Storing Private Keys on Encrypted Flash Memory

Written 3 years and 9 months ago

During one of my interviews at Pivotal for a summer internship, I was tasked with fixing a couple of bugs in Pivotal Network. After a productive 3 hour test-driven pair programming session with my interviewer, we had a handful of commits that were not pushed. I was very impressed when he plugged in a flash memory, decrypted it, and loaded his SSH key into memory for 8 hours.

It didn’t take me long to find an article written by a Pivot documenting their setup. At the time of writing, Tammer Saleh was the Senior Director of Engineering on the Cloud Foundry team, his article covers it all: the hardware they use, the script they use, and type of encryption. Check it out

My only concern with their solution is that it is platform dependent. At Pivotal, it’s not an issue because Macs dominate the workplace. I was hoping for a cross-platform solution because I alternate between Ubuntu and Mac very often.

My Setup

I ordered myself the Samsung BAR Plus 32GB.

Samsung BAR Plus 32GB: Waterproof, shock-proof, temperature-proof, magnet-proof, and X-ray-proof

I created a 4MB VeraCrypt container and moved my SSH and PGP key pairs.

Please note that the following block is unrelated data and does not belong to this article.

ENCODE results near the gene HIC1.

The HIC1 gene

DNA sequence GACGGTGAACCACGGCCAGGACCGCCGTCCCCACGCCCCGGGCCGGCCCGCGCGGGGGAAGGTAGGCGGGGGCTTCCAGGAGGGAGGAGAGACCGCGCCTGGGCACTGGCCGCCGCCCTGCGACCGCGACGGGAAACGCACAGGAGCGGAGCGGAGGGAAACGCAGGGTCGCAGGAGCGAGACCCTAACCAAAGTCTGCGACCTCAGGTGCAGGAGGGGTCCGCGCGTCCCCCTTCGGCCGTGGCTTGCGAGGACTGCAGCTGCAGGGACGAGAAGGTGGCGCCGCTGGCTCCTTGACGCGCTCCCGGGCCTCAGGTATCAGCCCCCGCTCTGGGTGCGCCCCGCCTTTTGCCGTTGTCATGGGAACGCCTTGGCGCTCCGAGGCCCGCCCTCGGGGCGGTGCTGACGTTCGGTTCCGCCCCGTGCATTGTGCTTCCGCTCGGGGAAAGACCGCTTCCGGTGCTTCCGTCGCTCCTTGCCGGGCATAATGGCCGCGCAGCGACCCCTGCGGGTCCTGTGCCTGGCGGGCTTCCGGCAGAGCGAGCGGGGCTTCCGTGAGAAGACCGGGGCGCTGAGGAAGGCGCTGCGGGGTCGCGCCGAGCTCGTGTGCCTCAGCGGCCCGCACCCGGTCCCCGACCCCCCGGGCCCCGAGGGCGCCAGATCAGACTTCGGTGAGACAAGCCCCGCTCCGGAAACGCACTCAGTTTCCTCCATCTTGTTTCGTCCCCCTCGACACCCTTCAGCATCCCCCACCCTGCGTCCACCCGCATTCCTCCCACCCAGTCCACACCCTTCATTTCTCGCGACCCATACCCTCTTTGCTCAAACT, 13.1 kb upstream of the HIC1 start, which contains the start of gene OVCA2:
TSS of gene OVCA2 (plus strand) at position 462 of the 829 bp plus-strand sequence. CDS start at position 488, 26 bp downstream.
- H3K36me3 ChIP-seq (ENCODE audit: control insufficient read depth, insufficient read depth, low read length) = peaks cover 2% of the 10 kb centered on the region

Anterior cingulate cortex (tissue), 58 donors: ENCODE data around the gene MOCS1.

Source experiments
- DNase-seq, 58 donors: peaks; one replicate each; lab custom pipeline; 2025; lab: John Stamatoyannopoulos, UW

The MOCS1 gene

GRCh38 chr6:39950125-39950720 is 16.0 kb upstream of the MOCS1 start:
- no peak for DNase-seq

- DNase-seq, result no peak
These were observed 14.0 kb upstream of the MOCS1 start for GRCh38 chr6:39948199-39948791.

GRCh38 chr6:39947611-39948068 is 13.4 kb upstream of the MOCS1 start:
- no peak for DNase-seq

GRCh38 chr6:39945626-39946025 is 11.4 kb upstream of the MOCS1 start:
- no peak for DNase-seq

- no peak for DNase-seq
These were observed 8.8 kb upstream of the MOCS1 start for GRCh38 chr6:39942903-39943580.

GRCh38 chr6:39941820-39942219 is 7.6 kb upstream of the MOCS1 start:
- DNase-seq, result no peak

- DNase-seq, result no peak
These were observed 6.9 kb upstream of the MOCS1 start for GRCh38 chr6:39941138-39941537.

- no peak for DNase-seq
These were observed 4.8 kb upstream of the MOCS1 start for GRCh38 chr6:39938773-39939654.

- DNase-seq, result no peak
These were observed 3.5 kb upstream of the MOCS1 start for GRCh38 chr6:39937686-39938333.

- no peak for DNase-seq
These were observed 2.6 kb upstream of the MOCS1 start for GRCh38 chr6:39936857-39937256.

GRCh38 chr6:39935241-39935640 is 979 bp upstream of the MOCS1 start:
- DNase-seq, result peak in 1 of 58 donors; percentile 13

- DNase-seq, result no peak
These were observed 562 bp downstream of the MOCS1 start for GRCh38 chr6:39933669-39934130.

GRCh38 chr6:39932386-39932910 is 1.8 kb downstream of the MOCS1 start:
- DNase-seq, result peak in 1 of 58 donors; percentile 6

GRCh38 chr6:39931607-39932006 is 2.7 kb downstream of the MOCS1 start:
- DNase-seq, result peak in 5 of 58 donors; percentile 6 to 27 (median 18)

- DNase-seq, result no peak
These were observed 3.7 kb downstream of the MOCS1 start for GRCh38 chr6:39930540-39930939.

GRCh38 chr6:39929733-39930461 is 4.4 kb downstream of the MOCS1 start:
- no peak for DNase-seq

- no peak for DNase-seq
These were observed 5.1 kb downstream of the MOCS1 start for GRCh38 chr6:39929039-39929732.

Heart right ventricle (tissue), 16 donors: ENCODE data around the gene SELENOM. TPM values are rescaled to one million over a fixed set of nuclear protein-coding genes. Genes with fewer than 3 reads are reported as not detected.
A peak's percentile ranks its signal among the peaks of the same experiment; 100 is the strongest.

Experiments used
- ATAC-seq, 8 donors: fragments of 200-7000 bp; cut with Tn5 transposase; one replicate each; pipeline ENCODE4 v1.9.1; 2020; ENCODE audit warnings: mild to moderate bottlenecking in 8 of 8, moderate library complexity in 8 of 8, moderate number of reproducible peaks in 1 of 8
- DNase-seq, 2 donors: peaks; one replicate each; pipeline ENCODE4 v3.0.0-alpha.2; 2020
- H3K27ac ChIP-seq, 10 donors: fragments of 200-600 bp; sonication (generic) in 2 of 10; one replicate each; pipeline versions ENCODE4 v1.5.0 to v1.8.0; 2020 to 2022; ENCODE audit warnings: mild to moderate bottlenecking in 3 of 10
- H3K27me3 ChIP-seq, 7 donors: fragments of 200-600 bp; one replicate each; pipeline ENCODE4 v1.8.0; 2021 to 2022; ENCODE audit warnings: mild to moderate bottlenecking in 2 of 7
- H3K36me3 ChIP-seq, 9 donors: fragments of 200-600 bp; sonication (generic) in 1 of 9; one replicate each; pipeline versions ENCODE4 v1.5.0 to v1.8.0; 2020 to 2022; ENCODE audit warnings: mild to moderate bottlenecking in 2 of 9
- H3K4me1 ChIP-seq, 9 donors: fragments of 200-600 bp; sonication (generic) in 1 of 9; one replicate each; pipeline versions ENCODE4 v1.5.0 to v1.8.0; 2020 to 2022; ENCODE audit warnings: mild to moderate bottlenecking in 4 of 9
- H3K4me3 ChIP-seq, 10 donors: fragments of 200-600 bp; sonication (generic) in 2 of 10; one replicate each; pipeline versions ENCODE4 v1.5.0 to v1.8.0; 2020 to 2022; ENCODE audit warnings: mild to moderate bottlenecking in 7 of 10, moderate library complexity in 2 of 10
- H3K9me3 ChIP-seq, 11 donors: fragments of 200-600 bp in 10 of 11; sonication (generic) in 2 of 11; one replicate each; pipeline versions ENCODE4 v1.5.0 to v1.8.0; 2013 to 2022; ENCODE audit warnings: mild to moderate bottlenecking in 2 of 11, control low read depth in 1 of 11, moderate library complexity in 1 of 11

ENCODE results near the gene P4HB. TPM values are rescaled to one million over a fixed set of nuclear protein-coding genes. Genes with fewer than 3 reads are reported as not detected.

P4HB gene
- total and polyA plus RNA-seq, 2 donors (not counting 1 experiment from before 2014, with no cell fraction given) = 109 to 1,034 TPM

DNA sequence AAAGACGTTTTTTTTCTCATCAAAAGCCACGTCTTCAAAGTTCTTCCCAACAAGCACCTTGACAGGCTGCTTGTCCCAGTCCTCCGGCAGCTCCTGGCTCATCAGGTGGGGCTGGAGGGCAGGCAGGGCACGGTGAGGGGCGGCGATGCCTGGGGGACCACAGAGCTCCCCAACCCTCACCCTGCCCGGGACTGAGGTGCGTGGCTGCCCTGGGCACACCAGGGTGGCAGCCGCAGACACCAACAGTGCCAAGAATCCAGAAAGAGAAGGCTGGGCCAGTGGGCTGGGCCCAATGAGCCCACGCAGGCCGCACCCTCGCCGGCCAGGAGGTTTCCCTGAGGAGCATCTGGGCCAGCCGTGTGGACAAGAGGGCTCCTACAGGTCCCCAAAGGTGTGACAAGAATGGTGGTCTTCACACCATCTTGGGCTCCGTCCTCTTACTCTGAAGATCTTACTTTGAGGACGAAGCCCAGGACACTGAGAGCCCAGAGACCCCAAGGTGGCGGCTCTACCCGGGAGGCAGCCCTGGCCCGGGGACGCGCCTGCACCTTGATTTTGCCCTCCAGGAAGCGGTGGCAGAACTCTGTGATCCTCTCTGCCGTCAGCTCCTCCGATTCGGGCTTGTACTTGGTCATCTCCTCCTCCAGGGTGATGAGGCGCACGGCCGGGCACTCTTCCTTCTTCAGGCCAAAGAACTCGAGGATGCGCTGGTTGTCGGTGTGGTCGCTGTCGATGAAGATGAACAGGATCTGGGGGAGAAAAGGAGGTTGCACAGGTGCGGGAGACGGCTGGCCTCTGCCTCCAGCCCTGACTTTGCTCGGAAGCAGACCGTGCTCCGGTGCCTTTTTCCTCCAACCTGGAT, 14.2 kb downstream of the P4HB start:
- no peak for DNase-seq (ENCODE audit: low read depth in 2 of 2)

Finally, I wrote a script to decrypt the container using the VeraCrypt CLI, add the SSH key to the agent for a limited time, and unmount the device. I store the script outside of the VeraCrypt container for convenience.

#!/usr/bin/env bash
# Directory the script is stored in (we know this is the root directory of the flash memory)
DIR="$( cd "$( dirname "${BASH_SOURCE[0]}" )" >/dev/null && pwd )"
# Directory we will mount the decrypted VeraCrypt container to.
# File path to the SSH private key.

if [ -z "$TIME" ]; then

echo "Requesting password to decrypt '$DIR/keys' to mount onto '$DIRD'" && \
    veracrypt -m ro "$DIR/keys" "$DIRD" && \

    # Delete all identities from agent
    ssh-add -D && \

    # For some reason the file permissions of files in the container cannot be
    # changed. So, ssh-add refuses to read from the file directly because the
    # permissions are too open.
    # So I came up with this hack to workaround it.
    ssh-add -t "$TIME" - < "$KEY" && \

    # Unmount the decrypted container
    veracrypt -d "$DIRD" && \

    # Unmount the device
    diskutil unmount force "$DIR"